NEW YORK — Thousands of workers and union leaders marched on Wall Street on Thursday to express their anger over lost jobs, the taxpayer-funded bailout of financial institutions and questionable lending practices by big banks.
The rally was organized by the AFL-CIO and an association of community groups. It included a diverse mixture of union workers, activists, the unemployed, and homeowners threatened by foreclosure.
"These guys are like pirates," said small-business owner Karen Casamassima of New York, who called for "economic patriotism" and held up a jewel encrusted skull with the words, "Financial Terrorists."
The protesters, carrying signs saying "Wall Street Overdrafted Our Economy" and "Reclaim America," rallied at City Hall Park then marched down to the Merrill Lynch bull statue demanding good jobs and accountability from banks.
"I think Wall Street is responsible for the collapse of our economy," said Bennett Silverstein, an attorney from Brooklyn who said his savings were depleted by the recession.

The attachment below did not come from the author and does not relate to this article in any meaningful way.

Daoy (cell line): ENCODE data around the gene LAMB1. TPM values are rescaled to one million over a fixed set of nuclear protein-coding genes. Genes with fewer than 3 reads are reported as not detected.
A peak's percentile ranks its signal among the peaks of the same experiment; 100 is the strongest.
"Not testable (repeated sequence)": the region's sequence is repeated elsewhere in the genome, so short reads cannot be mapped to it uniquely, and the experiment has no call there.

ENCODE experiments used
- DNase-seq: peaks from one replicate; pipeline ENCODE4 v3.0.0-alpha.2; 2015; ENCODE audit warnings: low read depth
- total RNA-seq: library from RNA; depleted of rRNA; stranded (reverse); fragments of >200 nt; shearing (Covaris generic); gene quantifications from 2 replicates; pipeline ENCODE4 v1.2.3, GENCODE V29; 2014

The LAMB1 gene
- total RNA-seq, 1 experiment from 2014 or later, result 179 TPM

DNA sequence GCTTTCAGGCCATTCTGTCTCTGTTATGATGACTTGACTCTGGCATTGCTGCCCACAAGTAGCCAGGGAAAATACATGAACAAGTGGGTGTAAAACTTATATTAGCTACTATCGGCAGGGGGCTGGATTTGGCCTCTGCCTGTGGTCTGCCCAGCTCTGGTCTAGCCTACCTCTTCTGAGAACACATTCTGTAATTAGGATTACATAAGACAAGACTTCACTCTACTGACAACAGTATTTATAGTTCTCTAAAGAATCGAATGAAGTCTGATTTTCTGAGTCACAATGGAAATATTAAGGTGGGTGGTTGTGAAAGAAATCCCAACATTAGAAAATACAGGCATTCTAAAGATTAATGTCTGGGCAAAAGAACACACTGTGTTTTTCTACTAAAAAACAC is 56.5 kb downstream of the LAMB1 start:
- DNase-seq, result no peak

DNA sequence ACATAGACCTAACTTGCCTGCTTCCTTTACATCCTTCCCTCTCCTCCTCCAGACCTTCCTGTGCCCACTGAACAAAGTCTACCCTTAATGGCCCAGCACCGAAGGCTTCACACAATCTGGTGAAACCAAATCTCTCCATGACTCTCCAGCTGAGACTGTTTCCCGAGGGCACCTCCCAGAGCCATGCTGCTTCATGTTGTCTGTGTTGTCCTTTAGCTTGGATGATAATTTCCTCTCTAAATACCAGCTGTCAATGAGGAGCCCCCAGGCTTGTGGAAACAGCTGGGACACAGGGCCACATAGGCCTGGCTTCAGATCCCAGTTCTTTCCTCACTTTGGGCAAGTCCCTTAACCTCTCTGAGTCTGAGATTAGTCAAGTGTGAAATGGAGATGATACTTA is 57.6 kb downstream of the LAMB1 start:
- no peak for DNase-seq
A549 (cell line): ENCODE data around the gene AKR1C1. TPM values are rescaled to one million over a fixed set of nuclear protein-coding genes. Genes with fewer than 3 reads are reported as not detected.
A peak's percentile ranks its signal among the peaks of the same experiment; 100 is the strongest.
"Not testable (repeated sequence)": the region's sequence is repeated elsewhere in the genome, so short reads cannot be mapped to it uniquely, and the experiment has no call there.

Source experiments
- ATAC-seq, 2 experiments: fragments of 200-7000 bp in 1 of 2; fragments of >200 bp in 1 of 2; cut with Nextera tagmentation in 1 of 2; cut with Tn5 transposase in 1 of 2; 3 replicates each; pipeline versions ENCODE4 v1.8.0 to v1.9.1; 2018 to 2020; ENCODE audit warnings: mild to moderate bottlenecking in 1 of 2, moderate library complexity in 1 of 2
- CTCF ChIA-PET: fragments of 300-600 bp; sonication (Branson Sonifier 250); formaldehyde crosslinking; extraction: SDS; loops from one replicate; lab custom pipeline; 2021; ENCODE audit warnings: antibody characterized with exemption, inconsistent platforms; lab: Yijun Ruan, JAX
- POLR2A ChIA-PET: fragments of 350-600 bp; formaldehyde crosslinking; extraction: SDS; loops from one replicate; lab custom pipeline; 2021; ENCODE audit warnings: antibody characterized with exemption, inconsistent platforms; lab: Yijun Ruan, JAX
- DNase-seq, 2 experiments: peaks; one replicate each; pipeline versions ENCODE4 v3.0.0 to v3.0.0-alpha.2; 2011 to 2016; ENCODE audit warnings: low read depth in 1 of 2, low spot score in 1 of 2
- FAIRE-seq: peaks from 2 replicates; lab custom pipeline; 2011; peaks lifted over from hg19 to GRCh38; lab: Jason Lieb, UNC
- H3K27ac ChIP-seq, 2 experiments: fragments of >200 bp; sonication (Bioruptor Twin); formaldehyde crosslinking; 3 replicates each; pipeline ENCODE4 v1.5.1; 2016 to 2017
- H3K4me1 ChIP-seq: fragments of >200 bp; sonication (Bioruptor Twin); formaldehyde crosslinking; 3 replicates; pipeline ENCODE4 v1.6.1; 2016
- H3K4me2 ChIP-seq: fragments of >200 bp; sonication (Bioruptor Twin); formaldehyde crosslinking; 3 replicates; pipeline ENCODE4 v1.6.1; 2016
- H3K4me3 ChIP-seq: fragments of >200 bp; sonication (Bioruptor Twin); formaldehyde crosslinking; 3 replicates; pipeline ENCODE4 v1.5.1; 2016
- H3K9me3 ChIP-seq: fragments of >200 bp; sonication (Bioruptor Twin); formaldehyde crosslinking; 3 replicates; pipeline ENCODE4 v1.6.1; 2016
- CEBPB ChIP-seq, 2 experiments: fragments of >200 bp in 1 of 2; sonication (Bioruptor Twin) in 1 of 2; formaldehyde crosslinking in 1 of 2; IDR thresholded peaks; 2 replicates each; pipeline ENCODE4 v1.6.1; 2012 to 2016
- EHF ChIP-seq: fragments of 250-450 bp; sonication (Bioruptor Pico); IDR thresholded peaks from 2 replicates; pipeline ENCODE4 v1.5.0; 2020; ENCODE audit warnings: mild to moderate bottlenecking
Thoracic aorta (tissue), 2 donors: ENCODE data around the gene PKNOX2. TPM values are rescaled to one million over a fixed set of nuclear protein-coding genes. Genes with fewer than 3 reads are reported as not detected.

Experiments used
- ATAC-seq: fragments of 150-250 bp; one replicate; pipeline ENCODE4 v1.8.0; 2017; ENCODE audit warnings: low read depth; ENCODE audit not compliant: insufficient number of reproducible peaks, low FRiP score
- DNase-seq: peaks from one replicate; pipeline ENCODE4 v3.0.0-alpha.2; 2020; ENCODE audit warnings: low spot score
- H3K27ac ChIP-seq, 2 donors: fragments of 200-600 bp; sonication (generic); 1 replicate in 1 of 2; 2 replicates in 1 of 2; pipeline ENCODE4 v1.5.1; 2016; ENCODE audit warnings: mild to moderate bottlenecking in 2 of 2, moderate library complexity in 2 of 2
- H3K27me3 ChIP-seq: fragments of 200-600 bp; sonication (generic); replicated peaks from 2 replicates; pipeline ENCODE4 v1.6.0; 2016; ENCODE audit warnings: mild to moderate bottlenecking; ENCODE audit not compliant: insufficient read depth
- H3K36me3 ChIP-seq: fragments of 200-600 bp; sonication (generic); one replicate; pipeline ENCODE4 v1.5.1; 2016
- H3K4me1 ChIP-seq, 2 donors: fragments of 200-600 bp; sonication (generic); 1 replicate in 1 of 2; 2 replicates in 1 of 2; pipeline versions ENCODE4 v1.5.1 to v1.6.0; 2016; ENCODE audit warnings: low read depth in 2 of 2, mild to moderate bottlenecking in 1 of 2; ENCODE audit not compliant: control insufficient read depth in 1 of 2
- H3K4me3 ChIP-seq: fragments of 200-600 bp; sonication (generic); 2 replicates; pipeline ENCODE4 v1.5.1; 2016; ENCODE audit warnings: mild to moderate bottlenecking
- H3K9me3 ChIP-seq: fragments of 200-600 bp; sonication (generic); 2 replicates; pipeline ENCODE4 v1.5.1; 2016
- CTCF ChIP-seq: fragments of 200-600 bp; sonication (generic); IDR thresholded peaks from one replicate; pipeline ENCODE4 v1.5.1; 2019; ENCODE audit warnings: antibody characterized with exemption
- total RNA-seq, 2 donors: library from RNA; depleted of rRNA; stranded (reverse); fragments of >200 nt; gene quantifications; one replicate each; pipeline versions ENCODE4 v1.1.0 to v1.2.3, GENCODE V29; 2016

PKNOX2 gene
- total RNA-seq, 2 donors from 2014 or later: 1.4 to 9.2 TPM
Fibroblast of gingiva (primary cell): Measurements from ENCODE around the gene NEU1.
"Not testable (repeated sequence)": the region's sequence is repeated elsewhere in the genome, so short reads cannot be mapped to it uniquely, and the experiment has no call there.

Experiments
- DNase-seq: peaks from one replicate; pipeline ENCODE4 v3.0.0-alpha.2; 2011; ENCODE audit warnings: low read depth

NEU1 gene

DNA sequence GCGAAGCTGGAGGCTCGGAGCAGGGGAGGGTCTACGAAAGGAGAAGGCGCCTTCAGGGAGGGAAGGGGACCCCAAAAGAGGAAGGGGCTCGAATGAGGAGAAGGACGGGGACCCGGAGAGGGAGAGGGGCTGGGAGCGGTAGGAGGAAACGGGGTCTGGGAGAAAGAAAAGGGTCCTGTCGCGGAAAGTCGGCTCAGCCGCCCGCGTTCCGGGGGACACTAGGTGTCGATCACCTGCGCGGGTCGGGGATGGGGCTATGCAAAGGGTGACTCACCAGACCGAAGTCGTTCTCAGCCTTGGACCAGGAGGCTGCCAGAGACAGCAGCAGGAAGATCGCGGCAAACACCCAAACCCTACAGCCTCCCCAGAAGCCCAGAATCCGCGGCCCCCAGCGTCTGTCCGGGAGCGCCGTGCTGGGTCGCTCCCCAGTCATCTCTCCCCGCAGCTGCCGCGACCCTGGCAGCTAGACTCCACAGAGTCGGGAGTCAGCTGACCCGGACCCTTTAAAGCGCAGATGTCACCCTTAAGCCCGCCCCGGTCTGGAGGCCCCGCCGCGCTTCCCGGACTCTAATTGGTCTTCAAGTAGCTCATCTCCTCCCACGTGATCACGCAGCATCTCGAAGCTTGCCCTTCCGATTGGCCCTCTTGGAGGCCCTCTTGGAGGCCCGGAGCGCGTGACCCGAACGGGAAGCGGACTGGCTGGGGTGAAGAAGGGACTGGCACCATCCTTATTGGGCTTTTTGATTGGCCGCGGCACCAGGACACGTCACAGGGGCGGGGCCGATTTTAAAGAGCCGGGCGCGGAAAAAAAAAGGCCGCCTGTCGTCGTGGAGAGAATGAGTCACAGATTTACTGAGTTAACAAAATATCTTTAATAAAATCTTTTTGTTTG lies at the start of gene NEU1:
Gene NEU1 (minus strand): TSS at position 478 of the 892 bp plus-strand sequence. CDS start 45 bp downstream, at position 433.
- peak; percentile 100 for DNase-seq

Earlier in the day, noisy protesters with signs took over two bank building lobbies on Manhattan's Park Avenue in a prelude to the rally.
More than 100 people entered a midtown building housing JPMorgan Chase offices. They handed a bank executive a letter requesting a meeting with the CEO, and chanted "Bust up big banks!" and "People power!"
A half-hour later, they were escorted outside by officers, who remained expressionless as the protesters chanted, "The police need a raise."
They then walked a few blocks up the avenue and crowded into the lobby of the Seagram Building, where Wells Fargo and Wachovia, the bank it merged with in 2008, have offices.
"We're here today to stop the corporate greed that is ruining our neighborhoods," said Andrea Goldman, 59, of Springfield, Mass., who's part of a group called Alliance to Develop Power.